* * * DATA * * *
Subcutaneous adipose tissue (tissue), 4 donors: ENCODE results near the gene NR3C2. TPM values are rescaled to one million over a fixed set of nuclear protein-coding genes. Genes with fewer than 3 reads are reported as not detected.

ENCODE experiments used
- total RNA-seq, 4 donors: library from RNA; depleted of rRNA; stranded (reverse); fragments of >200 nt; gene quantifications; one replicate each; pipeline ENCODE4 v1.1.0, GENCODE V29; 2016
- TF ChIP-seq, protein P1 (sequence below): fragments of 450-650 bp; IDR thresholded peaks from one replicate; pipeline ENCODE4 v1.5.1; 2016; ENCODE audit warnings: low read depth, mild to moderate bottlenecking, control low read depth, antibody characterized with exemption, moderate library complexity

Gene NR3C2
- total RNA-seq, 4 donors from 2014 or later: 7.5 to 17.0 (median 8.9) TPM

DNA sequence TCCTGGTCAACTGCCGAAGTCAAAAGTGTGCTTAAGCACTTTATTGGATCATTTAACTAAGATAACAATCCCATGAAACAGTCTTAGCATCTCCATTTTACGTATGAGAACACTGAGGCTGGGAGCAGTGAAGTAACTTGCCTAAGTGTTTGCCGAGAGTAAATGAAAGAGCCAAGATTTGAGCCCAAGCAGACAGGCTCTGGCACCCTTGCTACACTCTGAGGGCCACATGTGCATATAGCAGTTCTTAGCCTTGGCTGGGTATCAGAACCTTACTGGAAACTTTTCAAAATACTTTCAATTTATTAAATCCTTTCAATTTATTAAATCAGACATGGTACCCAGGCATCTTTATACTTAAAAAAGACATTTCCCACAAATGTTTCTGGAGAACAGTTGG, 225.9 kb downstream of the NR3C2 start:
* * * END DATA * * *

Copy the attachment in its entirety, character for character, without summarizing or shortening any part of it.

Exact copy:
Subcutaneous adipose tissue (tissue), 4 donors: ENCODE results near the gene NR3C2. TPM values are rescaled to one million over a fixed set of nuclear protein-coding genes. Genes with fewer than 3 reads are reported as not detected.

ENCODE experiments used
- total RNA-seq, 4 donors: library from RNA; depleted of rRNA; stranded (reverse); fragments of >200 nt; gene quantifications; one replicate each; pipeline ENCODE4 v1.1.0, GENCODE V29; 2016
- TF ChIP-seq, protein P1 (sequence below): fragments of 450-650 bp; IDR thresholded peaks from one replicate; pipeline ENCODE4 v1.5.1; 2016; ENCODE audit warnings: low read depth, mild to moderate bottlenecking, control low read depth, antibody characterized with exemption, moderate library complexity

Gene NR3C2
- total RNA-seq, 4 donors from 2014 or later: 7.5 to 17.0 (median 8.9) TPM

DNA sequence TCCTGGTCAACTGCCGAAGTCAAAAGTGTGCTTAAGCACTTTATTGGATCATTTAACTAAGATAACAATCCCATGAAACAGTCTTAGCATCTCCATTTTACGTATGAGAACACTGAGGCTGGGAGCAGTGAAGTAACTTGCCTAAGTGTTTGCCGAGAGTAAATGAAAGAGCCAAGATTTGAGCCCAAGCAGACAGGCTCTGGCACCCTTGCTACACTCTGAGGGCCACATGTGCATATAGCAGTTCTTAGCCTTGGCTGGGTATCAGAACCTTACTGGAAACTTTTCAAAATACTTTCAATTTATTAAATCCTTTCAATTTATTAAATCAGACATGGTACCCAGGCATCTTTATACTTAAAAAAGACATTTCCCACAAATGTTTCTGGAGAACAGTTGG, 225.9 kb downstream of the NR3C2 start: